Pork Producers Encouraged to Regularly Audit Drug Inventories

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Farmscape for November 9, 2018

Full Interview 8:06 Listen

Pork producers are being encourage to keep an inventory of the drugs they have on hand and to pay close attention to storage guidelines and expiry dates. “Why Proper Handling of Veterinary Drugs is a Good Investment” will be discussed as part of Saskatchewan Pork Industry Symposium 2018 Wednesday and Thursday next week. Dr. Judy Hodge, a doctor of veterinary medicine, with Swine Health Professionals, says it’s important to know what products you have on hand and to rotate products so they don’t expire.

Clip-Dr. Judy Hodge-Swine Health Professionals:
The amount of products that a producer would keep on hand varies with the storage space that they have and their herd size, so the number of pigs that they have and how easy or difficult it is for them to access drugs, so for example if their farm is close to a major city or far away. Health challenges on a farm will vary and it can be hard to plan for that so, if you’re ordering vaccines, you can do that based on the number of animals you have in your herd but you don’t always know what animals are going to get sick or if they’re going to get sick and you might need to get a certain vaccine or antibiotic to treat a particular disease. Limitations on how long products can be kept is mostly limited to the expiry dates of the products themselves so, if you stock up with too many drugs, they might expire or if you’re not rotating your drugs you might forget that you’ve got some in the back of the cupboard and they might expire. Also there’s a shelf life for a lot of drugs so that once they’re open, within two weeks to a month some of them need to be thrown out. We suggest keeping an inventory of the drugs in your fridge so you can see when you’re starting to run low on something and also to regularly clean your medication fridge or cupboard so that you’re aware of what’s in there and nothing gets forgotten in the back corner.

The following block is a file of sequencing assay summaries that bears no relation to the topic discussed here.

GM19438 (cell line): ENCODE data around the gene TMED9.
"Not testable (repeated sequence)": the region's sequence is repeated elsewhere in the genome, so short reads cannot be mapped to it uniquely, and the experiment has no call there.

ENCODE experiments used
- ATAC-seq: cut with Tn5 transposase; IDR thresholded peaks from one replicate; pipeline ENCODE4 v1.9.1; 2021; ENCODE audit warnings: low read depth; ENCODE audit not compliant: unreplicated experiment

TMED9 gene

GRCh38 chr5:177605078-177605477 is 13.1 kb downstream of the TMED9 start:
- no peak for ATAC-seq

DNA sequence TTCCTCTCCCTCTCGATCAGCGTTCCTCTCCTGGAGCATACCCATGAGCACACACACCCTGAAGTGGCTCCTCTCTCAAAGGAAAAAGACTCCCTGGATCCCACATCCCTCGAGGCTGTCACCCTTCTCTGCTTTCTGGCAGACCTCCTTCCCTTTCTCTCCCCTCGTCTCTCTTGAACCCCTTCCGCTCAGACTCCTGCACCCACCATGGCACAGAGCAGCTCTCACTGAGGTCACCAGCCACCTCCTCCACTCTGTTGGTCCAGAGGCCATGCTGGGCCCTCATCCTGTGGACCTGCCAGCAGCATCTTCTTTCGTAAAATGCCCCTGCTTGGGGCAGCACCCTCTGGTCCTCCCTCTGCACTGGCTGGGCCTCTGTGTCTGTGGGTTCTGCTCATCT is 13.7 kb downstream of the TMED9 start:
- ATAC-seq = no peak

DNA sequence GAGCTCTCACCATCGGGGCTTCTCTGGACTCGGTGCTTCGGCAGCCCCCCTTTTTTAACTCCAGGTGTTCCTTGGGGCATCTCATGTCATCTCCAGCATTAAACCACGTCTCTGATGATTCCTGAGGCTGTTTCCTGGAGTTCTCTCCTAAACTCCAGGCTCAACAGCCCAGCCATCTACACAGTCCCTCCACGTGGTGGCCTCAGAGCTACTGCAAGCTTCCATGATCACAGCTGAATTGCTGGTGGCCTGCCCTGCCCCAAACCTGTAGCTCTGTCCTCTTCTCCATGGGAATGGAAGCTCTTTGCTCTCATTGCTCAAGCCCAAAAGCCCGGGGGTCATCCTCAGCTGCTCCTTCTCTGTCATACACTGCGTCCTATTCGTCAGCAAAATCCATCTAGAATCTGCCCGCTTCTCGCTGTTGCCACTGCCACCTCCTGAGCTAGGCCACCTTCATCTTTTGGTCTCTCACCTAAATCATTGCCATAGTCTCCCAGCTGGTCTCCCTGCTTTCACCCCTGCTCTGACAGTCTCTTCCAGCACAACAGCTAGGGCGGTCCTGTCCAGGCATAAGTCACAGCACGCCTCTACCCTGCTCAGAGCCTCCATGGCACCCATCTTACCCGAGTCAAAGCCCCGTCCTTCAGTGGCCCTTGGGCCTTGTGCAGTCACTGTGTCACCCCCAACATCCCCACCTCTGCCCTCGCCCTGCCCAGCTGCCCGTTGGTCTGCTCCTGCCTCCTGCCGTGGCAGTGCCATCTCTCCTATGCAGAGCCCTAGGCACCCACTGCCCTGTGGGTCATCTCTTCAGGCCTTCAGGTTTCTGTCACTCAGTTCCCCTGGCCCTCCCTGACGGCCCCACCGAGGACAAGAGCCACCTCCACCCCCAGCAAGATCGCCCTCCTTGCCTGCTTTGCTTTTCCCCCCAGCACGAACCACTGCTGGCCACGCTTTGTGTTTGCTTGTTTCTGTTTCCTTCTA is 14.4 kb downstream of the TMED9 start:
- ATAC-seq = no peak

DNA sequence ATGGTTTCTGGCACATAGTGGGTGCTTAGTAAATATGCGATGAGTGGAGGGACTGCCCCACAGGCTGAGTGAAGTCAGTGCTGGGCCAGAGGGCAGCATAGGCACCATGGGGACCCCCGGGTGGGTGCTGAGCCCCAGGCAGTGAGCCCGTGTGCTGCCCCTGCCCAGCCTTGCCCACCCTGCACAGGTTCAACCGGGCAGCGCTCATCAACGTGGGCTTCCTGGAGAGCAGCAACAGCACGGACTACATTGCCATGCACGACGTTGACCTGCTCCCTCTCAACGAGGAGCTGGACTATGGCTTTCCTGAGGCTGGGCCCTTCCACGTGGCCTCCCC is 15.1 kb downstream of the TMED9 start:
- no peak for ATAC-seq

Dr. Hodge notes storage needs can be very specific. For example, she says, vaccines need to be kept in a fridge but them temperature in a fridge can vary so if you keep them in the wrong part of the fridge they might freeze or they might get too warm.

For Farmscape.Ca, I’m Bruce Cochrane.

       *Farmscape is a presentation of Sask Pork and Manitoba Pork

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